A splint is used for immobilization, which is part of conservative therapy of the ganglion. Since the ganglion on the wrist is due to excessive stress on the joint, the ganglion should be treated with immobilization. Often a ganglion regresses when a splint is worn, but recurrences often occur, that is, the recurrence of the ganglion when the affected hand is used again and the wrist is again subjected to stress.
When is an operation necessary?
An operation for the ganglion on the wrist is usually only considered if conservative treatments do not lead to the desired long-term success. In addition, people who work a lot with their hands and fingers are operated on early. Sometimes the wishes of the person concerned also play a role. After a few frustrating conservative attempts at therapy, one can decide early on to have an operation.
The risks of ganglion surgery are mainly due to the structures around the ganglion. During the operation, the vessels and nerves that run around the wrist can be injured. Vascular damage leads to bleeding and in the worst case can cause permanent circulatory disorders.
Nerve lesions lead to loss of sensation, numbness and tingling. The motor function of the hand can also be impaired. The motor disorder also occurs with injuries to tendons and muscles. All of these risks are rare. Typical symptoms such as pain, wound healing disorders and bruises are more common. An allergic reaction to the anesthetic is also possible.
Procedure of the operation
The operation of the ganglion on the wrist can be performed under local or arm anesthesia. Most surgery is endoscopic, as only small incisions have to be made for the instruments. First, the access to the ganglion is exposed, then the ganglion is carefully cut out of the tissue. In order to protect the many tendons, nerves and vessels as well as the capsule, you have to work very precisely. Then follow the stalk up to the joint capsule, tie it off and remove the ganglion completely. As a rule, the wrist is immobilized after the operation.
Sick leave after the operation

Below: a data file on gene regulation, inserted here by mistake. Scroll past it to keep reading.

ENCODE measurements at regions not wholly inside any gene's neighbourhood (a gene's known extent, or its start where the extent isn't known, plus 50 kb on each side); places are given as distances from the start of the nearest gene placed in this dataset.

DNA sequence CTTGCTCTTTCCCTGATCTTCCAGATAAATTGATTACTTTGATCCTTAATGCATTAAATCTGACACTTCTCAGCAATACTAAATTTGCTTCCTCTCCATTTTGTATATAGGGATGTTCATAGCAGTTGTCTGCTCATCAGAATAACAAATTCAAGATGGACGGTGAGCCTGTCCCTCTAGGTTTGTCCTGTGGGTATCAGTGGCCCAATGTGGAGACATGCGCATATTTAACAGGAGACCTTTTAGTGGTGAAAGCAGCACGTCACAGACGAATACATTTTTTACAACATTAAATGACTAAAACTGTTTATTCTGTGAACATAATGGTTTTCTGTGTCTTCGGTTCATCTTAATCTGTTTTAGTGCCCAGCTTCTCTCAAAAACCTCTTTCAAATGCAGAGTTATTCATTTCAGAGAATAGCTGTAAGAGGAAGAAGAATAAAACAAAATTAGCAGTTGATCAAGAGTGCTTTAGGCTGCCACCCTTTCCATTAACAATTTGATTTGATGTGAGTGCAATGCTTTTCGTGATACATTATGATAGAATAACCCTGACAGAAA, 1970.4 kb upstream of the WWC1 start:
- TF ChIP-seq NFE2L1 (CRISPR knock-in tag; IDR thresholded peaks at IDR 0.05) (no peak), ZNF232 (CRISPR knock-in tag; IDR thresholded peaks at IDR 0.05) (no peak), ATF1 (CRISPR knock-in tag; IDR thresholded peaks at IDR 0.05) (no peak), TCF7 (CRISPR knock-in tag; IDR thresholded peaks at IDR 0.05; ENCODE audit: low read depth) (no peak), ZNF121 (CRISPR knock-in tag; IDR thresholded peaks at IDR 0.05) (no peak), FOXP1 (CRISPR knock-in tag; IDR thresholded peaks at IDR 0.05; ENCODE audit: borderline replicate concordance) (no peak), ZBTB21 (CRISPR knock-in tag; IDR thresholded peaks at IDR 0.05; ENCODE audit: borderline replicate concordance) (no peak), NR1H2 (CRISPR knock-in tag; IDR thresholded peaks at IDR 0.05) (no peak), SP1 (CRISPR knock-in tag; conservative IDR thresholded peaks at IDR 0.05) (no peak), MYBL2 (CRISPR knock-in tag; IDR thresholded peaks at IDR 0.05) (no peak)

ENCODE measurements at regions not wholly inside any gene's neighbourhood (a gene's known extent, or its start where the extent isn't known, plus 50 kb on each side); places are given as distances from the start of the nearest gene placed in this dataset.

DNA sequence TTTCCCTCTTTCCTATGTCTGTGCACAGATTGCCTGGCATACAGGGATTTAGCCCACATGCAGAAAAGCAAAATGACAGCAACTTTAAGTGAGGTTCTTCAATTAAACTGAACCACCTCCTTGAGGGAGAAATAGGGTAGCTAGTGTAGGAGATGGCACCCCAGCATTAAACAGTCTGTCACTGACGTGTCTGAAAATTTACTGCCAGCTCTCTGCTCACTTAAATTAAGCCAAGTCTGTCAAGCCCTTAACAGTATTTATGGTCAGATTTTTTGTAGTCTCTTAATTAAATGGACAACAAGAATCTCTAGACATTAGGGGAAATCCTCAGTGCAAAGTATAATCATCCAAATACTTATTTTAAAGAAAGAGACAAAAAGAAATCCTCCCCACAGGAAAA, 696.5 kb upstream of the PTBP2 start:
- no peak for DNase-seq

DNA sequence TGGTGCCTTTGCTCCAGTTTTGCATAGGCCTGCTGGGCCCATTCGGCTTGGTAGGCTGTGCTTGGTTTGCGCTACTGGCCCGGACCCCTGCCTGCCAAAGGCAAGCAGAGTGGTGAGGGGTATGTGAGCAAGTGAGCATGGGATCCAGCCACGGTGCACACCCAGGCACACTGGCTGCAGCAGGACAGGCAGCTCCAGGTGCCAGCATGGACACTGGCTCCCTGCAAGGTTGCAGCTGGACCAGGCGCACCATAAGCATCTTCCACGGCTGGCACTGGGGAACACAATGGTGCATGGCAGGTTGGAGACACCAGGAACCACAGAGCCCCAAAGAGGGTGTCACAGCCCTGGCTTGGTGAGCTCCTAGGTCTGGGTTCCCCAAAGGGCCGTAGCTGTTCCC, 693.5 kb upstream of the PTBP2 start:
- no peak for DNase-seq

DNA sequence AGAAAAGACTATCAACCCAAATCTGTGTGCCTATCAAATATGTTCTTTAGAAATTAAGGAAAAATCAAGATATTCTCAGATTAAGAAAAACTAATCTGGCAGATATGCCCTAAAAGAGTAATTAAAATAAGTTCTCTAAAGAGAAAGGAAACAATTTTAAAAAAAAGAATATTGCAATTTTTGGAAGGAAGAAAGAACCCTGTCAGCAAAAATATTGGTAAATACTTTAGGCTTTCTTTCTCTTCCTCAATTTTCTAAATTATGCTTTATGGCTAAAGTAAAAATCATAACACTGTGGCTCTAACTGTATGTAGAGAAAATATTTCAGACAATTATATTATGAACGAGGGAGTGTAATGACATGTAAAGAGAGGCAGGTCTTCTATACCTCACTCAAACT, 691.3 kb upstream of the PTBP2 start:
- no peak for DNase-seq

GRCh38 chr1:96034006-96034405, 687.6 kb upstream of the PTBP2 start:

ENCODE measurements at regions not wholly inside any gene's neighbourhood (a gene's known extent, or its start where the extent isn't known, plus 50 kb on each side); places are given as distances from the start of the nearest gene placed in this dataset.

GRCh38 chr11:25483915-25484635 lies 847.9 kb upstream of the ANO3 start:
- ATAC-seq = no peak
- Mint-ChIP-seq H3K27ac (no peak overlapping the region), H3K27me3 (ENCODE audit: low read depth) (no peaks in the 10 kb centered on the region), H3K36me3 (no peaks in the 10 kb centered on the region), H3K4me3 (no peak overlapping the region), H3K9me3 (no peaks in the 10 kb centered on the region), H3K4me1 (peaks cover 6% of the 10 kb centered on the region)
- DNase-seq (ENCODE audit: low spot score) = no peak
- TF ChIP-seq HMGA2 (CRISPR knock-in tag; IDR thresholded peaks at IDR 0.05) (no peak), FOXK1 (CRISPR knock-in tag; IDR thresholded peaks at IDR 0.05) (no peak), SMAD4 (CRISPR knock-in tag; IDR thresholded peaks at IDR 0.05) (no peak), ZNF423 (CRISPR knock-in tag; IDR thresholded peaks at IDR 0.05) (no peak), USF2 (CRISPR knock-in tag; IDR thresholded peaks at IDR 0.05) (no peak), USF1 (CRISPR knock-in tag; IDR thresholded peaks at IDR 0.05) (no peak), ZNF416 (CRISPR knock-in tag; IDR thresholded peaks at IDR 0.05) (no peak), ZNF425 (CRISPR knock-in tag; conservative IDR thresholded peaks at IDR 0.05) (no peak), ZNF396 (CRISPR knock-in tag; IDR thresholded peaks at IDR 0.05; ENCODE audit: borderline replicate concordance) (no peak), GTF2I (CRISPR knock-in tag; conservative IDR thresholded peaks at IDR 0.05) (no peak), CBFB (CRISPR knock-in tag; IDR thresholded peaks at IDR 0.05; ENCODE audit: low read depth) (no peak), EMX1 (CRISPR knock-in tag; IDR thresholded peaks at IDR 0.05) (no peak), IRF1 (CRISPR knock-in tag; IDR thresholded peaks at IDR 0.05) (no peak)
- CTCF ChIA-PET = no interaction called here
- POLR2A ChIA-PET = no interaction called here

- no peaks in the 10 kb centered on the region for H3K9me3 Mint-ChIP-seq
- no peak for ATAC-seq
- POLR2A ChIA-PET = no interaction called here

After an operation of the ganglion on the wrist, a longer sick leave of several weeks is recommended. Especially if people who work a lot with their hands are affected, downtime of up to two months can be expected. This is the only way to prevent an early renewed overload. However, most people can go back to work after a few weeks.
What to do if the ganglion has burst
The bursting of a ganglion on the wrist is often accidental and is described by many as very painful. However, in this case there is nothing to worry about. The fluid that leaks from the ganglion is absorbed by the body within a few days. However, the pain usually lasts for the period in which the fluid is still in the tissue.
The bursting of the ganglion is often even used as a treatment approach. Even if it does not always succeed, in some people this can lead to a cure for the symptoms. However, recurrences are not uncommon. One reason for this is probably that the stalk is retained when the ganglion bursts. Through this there is still a connection between the joint space and the space of the ganglion. If the defect that was caused by the burst closes again, fluid can collect there again and a new ganglion develops. After the ganglion has burst, the wrist should still be observed as it can cause inflammation.
Usually a ganglion persists until it is treated. Therefore, the duration is largely dependent on the time of therapy. Overall, ganglia are harmless, so there is nothing to worry about, but people can still suffer from a ganglion on the wrist. The prognosis is characterized by the high rate of recurrence, so that many people have to deal with the recurrent ganglion on the wrist for months and years.